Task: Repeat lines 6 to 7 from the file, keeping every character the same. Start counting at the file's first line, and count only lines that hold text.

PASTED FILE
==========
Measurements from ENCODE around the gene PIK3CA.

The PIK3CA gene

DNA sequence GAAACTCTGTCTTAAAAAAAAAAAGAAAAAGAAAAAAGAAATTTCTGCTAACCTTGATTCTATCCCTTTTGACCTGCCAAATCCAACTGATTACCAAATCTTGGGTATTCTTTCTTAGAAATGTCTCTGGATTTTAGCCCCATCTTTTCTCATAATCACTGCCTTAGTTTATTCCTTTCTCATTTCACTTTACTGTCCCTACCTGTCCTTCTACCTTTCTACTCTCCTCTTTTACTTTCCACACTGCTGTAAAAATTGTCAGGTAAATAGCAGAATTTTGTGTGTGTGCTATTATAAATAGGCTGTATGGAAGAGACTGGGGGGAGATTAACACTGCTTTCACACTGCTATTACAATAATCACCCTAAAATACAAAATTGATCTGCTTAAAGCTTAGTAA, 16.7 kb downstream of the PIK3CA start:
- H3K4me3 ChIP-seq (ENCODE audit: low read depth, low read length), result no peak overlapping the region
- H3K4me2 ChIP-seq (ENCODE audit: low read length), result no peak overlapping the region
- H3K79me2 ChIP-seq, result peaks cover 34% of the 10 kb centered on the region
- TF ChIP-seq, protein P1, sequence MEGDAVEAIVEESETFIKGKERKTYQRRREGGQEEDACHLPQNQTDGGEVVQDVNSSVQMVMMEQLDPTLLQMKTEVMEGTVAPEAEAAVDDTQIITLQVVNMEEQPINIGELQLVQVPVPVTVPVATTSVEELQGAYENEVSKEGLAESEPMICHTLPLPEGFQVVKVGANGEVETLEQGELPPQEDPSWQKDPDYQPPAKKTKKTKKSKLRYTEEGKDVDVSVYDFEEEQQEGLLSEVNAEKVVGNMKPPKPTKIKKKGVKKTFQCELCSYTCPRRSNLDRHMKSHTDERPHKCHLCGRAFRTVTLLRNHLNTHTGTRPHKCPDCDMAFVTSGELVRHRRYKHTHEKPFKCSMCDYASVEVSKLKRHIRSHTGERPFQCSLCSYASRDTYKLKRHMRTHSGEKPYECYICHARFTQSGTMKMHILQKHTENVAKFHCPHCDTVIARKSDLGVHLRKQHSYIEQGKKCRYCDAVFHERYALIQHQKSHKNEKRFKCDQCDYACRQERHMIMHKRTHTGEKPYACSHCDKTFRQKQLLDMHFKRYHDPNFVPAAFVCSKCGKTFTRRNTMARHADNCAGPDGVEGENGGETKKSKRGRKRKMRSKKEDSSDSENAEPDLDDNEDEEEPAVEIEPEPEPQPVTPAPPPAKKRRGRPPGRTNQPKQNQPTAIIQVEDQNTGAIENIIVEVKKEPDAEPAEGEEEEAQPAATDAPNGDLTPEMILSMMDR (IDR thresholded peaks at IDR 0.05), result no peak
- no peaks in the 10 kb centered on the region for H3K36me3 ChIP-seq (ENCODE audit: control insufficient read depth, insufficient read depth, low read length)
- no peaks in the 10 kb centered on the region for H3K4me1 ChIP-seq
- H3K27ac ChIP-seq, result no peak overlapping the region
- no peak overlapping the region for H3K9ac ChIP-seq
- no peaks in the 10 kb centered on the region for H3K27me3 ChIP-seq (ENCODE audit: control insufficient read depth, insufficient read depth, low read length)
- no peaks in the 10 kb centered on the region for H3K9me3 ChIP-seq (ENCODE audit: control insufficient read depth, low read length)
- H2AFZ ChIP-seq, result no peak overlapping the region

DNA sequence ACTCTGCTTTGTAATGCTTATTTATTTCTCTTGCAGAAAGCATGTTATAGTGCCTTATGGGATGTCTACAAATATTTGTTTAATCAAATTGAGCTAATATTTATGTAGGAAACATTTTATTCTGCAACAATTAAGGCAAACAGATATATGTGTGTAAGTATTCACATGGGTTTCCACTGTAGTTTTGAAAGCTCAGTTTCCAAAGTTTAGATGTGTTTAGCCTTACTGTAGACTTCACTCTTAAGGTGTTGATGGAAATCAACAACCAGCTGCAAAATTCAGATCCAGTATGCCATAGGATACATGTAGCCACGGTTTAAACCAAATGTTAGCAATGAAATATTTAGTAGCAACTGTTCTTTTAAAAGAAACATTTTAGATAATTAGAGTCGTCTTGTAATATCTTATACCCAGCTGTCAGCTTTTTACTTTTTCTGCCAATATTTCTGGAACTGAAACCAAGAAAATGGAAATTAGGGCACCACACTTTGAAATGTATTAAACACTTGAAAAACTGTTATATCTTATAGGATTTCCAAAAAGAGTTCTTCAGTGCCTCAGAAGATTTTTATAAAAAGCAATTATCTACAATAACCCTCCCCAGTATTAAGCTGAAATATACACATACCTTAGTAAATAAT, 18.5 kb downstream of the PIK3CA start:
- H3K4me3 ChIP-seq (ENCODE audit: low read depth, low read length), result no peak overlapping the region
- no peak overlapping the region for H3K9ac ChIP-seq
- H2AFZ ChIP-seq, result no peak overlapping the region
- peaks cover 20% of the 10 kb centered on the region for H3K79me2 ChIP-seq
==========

- H3K79me2 ChIP-seq, result peaks cover 34% of the 10 kb centered on the region
- TF ChIP-seq, protein P1, sequence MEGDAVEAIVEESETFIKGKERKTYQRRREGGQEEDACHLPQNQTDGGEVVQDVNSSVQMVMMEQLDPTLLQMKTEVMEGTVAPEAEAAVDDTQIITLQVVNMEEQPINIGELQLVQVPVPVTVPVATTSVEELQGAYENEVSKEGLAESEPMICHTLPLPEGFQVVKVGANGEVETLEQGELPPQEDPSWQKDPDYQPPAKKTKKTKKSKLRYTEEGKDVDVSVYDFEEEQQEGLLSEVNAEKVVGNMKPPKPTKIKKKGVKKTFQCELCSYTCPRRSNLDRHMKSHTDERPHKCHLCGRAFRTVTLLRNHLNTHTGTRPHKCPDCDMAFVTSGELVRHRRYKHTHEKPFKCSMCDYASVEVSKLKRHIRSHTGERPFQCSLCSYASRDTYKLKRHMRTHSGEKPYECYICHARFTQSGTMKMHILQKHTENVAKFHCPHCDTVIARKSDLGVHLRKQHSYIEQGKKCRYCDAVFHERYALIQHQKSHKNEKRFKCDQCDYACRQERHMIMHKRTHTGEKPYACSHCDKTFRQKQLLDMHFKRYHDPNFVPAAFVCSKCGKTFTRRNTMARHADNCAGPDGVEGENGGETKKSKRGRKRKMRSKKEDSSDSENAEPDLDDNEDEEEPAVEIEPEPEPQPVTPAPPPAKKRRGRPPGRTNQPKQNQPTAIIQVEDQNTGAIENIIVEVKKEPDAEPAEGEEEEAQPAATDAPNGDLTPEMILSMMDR (IDR thresholded peaks at IDR 0.05), result no peak